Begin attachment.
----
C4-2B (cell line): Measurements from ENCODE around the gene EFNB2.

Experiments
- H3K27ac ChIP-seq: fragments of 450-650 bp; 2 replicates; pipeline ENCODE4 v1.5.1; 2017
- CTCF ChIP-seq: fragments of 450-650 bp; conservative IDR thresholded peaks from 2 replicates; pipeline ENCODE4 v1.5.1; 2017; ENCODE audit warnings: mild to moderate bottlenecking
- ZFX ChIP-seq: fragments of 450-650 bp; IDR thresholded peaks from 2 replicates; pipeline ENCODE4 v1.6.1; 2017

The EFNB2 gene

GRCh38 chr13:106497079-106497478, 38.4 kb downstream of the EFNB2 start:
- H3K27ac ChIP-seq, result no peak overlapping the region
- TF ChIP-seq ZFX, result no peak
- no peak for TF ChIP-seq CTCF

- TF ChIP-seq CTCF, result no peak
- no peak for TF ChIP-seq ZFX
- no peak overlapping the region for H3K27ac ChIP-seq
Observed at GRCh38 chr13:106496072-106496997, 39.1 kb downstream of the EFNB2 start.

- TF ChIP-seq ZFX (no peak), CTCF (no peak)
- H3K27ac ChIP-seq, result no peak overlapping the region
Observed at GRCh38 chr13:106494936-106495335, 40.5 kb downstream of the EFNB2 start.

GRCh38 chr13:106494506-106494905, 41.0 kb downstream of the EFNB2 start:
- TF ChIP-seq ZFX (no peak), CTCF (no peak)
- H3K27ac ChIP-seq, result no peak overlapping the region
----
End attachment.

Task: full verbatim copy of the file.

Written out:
C4-2B (cell line): Measurements from ENCODE around the gene EFNB2.

Experiments
- H3K27ac ChIP-seq: fragments of 450-650 bp; 2 replicates; pipeline ENCODE4 v1.5.1; 2017
- CTCF ChIP-seq: fragments of 450-650 bp; conservative IDR thresholded peaks from 2 replicates; pipeline ENCODE4 v1.5.1; 2017; ENCODE audit warnings: mild to moderate bottlenecking
- ZFX ChIP-seq: fragments of 450-650 bp; IDR thresholded peaks from 2 replicates; pipeline ENCODE4 v1.6.1; 2017

The EFNB2 gene

GRCh38 chr13:106497079-106497478, 38.4 kb downstream of the EFNB2 start:
- H3K27ac ChIP-seq, result no peak overlapping the region
- TF ChIP-seq ZFX, result no peak
- no peak for TF ChIP-seq CTCF

- TF ChIP-seq CTCF, result no peak
- no peak for TF ChIP-seq ZFX
- no peak overlapping the region for H3K27ac ChIP-seq
Observed at GRCh38 chr13:106496072-106496997, 39.1 kb downstream of the EFNB2 start.

- TF ChIP-seq ZFX (no peak), CTCF (no peak)
- H3K27ac ChIP-seq, result no peak overlapping the region
Observed at GRCh38 chr13:106494936-106495335, 40.5 kb downstream of the EFNB2 start.

GRCh38 chr13:106494506-106494905, 41.0 kb downstream of the EFNB2 start:
- TF ChIP-seq ZFX (no peak), CTCF (no peak)
- H3K27ac ChIP-seq, result no peak overlapping the region